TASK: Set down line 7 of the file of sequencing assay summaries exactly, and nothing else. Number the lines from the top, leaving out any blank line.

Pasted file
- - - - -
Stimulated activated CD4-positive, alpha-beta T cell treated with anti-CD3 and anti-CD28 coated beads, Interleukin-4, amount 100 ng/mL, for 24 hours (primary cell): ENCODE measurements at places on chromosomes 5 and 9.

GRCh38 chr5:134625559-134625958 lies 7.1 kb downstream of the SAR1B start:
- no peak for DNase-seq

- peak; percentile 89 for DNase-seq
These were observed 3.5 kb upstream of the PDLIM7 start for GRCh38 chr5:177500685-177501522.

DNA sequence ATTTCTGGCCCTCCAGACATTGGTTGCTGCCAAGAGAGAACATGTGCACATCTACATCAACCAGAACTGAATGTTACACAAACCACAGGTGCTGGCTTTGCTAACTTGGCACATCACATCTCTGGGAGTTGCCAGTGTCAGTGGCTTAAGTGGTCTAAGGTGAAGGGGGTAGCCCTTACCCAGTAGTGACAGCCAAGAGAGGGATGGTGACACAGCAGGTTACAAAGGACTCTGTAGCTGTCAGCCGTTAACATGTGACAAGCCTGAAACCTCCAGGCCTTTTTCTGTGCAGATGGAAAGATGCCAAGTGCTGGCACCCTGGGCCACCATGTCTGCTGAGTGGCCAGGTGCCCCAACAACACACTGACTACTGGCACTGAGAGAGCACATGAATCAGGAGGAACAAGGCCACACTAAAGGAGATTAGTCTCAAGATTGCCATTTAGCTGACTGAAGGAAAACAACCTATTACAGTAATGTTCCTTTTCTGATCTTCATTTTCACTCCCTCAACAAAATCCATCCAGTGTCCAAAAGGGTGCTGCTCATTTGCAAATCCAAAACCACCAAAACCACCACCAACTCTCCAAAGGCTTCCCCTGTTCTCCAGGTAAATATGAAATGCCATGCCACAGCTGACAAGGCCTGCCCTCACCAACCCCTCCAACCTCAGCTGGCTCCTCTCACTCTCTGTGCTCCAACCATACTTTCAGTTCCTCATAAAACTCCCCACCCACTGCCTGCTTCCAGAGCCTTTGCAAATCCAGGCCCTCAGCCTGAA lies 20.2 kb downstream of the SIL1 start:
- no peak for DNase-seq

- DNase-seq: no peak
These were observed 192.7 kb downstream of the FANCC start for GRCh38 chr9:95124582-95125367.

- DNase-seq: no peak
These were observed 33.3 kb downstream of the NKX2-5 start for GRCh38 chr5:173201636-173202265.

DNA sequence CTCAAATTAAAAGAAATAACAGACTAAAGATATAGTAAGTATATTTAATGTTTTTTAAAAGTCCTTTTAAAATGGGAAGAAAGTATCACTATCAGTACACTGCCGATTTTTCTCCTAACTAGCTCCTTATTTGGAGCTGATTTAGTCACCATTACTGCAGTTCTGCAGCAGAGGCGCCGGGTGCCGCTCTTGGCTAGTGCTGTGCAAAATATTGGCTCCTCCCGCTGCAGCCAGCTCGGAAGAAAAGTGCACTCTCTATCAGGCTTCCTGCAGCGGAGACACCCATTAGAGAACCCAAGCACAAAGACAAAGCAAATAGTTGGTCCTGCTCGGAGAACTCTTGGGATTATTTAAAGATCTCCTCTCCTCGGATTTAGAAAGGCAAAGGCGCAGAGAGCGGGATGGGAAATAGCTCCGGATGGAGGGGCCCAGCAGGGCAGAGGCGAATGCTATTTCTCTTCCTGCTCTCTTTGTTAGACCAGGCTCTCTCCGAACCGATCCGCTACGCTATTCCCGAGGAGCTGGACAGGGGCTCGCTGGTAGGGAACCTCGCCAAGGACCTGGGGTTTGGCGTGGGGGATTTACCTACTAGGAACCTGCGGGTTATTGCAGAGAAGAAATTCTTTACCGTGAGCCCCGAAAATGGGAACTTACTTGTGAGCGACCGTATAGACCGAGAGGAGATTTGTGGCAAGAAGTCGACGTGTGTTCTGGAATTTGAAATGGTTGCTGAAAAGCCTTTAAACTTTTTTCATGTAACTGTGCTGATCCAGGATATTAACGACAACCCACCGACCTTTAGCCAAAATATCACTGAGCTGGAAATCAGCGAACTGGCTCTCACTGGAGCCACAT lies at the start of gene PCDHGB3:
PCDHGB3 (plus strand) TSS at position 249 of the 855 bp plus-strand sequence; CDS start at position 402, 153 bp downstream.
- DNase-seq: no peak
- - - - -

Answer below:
- no peak for DNase-seq